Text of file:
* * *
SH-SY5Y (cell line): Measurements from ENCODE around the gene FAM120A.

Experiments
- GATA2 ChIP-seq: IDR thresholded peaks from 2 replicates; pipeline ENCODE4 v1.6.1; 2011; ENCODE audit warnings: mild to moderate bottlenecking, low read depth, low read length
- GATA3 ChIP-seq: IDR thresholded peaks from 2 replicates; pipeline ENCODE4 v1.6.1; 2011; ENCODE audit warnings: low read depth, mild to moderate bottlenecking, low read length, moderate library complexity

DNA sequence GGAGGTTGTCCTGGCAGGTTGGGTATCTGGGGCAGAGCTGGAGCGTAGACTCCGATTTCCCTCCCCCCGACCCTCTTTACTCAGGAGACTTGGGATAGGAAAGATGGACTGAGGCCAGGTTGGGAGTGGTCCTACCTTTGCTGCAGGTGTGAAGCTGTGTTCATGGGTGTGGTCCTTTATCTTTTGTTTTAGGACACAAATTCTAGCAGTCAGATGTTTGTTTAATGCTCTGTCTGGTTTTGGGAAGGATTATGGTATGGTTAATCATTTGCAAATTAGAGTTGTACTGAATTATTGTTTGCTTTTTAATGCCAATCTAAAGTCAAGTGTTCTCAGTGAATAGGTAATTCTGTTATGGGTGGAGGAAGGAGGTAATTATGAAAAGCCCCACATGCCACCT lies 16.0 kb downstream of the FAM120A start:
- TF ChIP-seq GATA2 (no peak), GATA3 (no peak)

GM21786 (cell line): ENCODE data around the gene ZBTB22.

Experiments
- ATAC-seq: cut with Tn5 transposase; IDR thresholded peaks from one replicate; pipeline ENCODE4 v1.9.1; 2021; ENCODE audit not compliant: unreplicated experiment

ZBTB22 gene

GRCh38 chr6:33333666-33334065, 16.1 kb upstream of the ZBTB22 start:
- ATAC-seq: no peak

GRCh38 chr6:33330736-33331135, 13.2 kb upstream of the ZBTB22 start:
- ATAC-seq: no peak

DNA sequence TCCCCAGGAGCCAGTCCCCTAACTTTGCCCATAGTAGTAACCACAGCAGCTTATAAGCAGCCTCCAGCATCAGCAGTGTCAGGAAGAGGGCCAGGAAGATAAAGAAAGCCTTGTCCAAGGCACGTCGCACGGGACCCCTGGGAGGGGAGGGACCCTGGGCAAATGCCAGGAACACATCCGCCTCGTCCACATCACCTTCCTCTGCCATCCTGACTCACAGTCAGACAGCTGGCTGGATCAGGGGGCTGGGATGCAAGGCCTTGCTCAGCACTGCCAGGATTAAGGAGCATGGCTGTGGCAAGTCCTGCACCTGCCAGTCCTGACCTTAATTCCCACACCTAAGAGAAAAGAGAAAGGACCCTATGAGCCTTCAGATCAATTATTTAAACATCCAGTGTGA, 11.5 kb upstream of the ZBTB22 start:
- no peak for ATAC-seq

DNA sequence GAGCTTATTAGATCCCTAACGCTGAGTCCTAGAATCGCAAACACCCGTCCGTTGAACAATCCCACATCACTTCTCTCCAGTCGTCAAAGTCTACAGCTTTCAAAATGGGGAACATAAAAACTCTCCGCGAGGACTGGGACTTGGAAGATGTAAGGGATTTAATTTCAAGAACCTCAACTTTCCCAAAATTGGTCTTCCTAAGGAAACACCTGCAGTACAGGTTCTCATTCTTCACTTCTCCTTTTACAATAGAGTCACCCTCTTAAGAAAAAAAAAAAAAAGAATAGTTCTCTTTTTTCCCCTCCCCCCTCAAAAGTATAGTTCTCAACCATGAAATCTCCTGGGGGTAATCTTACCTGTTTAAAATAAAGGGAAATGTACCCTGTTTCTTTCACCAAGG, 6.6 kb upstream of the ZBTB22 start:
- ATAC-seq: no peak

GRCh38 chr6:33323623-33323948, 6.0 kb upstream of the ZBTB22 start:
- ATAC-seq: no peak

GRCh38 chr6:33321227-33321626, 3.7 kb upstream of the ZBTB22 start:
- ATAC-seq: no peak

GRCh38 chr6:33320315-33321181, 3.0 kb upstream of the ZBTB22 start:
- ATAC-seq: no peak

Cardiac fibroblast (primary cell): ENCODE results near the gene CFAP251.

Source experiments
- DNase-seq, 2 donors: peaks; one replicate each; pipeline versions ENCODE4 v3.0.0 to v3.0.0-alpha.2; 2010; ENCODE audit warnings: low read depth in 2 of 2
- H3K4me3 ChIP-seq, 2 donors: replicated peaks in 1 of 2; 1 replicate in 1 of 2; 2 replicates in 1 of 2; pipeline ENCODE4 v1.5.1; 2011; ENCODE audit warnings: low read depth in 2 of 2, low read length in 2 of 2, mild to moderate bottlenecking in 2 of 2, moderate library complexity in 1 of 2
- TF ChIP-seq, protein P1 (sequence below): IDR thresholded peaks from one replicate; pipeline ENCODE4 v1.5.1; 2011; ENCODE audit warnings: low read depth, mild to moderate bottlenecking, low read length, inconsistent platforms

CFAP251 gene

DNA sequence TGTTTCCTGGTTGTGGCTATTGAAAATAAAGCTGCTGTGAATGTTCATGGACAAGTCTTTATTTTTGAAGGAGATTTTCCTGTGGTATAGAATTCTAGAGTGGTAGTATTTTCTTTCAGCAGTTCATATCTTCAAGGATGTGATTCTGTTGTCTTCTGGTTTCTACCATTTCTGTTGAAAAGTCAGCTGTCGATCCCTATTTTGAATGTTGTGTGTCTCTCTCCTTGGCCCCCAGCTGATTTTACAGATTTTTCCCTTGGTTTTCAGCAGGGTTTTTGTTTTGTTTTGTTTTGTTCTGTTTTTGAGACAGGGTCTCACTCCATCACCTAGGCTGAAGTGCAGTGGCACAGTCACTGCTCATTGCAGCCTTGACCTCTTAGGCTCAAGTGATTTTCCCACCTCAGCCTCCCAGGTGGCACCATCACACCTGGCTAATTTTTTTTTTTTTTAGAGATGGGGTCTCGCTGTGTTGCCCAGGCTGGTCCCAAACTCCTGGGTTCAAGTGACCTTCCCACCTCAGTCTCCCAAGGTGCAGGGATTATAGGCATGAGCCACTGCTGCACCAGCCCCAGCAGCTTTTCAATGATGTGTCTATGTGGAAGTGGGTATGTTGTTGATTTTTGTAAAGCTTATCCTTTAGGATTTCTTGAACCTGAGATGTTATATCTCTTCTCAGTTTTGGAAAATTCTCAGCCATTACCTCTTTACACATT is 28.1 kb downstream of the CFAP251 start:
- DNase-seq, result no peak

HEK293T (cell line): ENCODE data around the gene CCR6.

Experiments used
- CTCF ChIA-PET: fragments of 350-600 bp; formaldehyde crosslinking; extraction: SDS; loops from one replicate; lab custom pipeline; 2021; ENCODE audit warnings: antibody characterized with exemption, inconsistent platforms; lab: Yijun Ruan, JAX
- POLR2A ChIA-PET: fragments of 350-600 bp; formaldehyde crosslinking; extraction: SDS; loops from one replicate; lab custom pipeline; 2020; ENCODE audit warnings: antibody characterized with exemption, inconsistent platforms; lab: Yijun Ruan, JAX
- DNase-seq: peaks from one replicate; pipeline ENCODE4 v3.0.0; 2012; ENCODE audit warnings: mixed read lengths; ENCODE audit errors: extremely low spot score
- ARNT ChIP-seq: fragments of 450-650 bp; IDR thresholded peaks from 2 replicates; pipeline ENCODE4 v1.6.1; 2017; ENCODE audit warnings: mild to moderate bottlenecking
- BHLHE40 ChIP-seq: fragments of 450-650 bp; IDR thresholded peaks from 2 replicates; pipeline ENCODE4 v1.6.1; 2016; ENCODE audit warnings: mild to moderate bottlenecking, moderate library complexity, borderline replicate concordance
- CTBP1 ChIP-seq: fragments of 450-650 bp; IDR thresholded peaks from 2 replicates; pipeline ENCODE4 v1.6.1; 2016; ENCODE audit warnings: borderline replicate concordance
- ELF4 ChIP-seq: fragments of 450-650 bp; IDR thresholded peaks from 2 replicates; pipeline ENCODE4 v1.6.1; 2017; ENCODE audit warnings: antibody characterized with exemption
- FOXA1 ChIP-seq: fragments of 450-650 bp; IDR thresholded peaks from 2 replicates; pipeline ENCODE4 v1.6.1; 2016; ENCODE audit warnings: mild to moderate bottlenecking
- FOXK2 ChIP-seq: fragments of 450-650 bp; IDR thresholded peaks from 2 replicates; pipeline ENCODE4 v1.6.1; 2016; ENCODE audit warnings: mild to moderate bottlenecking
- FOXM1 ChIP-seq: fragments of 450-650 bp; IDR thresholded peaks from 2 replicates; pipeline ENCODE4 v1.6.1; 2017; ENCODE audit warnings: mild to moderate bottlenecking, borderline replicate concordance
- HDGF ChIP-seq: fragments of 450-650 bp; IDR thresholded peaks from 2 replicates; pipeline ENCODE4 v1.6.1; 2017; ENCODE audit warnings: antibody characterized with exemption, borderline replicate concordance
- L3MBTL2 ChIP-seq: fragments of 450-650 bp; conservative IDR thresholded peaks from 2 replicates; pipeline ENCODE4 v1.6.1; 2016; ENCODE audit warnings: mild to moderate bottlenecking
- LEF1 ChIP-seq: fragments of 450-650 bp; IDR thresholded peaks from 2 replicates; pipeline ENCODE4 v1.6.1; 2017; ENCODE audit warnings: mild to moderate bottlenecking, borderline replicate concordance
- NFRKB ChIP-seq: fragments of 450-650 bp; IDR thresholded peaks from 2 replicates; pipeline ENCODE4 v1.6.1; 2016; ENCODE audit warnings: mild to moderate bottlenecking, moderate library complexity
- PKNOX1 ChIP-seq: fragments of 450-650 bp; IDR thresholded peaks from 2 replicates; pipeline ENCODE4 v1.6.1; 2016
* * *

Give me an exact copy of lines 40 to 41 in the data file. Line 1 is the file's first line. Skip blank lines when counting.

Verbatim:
- CTBP1 ChIP-seq: fragments of 450-650 bp; IDR thresholded peaks from 2 replicates; pipeline ENCODE4 v1.6.1; 2016; ENCODE audit warnings: borderline replicate concordance
- ELF4 ChIP-seq: fragments of 450-650 bp; IDR thresholded peaks from 2 replicates; pipeline ENCODE4 v1.6.1; 2017; ENCODE audit warnings: antibody characterized with exemption